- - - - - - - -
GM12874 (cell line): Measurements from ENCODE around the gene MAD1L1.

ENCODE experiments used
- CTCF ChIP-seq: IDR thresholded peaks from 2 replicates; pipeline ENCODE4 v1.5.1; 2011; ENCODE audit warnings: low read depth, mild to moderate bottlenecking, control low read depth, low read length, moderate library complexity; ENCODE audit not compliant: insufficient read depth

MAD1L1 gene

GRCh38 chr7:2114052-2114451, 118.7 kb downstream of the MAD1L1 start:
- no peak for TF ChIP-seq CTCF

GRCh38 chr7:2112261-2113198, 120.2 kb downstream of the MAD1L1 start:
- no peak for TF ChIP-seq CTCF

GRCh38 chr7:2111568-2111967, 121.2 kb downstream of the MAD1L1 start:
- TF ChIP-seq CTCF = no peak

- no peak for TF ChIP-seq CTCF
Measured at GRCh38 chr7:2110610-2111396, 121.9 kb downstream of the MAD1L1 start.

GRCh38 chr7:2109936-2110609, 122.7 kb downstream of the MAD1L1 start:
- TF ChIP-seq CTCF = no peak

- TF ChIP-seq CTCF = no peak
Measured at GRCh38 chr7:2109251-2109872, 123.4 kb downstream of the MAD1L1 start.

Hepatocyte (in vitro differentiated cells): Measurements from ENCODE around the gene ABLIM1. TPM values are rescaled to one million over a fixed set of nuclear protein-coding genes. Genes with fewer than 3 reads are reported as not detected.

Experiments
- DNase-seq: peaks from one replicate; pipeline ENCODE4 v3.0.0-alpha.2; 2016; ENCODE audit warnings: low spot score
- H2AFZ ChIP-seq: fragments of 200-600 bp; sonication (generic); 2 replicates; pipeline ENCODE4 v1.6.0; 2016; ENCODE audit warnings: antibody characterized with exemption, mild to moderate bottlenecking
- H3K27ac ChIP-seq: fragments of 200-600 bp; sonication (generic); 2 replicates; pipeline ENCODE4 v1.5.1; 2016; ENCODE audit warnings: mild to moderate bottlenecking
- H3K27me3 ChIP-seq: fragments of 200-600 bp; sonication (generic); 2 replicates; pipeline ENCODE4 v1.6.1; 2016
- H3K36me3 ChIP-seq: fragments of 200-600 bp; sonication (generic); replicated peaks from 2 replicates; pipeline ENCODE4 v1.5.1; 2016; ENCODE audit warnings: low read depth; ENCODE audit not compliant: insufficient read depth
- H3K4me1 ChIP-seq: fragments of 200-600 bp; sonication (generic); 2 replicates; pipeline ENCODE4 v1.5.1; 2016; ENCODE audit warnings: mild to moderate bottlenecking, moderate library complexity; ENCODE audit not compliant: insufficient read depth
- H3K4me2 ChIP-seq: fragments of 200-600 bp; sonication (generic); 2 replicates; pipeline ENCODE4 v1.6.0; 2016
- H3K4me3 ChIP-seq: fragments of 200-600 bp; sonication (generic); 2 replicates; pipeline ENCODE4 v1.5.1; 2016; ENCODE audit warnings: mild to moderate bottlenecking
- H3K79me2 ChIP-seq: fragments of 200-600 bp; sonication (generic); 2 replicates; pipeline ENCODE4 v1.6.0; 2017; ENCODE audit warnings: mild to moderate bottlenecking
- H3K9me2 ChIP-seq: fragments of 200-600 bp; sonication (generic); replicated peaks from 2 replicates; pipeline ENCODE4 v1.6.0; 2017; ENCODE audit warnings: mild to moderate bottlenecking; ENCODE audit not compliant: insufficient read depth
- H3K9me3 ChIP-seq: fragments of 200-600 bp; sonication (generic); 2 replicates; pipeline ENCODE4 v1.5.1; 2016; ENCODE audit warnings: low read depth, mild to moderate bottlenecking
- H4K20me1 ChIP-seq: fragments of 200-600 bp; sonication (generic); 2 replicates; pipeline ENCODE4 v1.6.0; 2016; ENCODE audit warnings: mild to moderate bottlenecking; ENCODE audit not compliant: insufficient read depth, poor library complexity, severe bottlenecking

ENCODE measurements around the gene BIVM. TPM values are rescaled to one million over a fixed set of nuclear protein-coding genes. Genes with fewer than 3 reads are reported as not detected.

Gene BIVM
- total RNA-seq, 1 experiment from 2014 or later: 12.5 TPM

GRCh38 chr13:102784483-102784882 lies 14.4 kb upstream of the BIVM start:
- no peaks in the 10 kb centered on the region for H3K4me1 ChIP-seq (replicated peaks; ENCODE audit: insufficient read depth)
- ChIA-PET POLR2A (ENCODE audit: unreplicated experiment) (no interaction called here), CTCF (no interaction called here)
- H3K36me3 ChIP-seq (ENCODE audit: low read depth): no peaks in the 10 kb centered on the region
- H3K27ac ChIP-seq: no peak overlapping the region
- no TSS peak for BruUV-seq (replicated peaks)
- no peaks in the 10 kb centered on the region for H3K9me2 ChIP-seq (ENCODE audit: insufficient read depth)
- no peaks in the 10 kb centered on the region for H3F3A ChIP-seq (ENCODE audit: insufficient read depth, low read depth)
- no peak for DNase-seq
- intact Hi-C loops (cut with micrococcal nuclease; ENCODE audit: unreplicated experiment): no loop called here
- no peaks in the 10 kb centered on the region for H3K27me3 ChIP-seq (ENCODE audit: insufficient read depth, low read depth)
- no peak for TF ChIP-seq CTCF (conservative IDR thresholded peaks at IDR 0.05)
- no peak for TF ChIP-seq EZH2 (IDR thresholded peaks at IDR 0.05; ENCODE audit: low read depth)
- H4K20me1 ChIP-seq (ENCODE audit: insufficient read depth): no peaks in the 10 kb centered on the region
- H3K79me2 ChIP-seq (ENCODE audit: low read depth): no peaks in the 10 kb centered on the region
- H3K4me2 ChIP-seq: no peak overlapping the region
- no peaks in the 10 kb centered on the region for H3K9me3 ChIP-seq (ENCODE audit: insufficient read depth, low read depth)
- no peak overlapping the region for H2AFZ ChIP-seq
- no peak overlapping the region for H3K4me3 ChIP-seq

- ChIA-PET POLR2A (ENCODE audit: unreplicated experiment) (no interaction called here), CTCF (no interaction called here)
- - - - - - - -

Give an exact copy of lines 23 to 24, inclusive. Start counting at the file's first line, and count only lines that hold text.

- H3K36me3 ChIP-seq: fragments of 200-600 bp; sonication (generic); replicated peaks from 2 replicates; pipeline ENCODE4 v1.5.1; 2016; ENCODE audit warnings: low read depth; ENCODE audit not compliant: insufficient read depth
- H3K4me1 ChIP-seq: fragments of 200-600 bp; sonication (generic); 2 replicates; pipeline ENCODE4 v1.5.1; 2016; ENCODE audit warnings: mild to moderate bottlenecking, moderate library complexity; ENCODE audit not compliant: insufficient read depth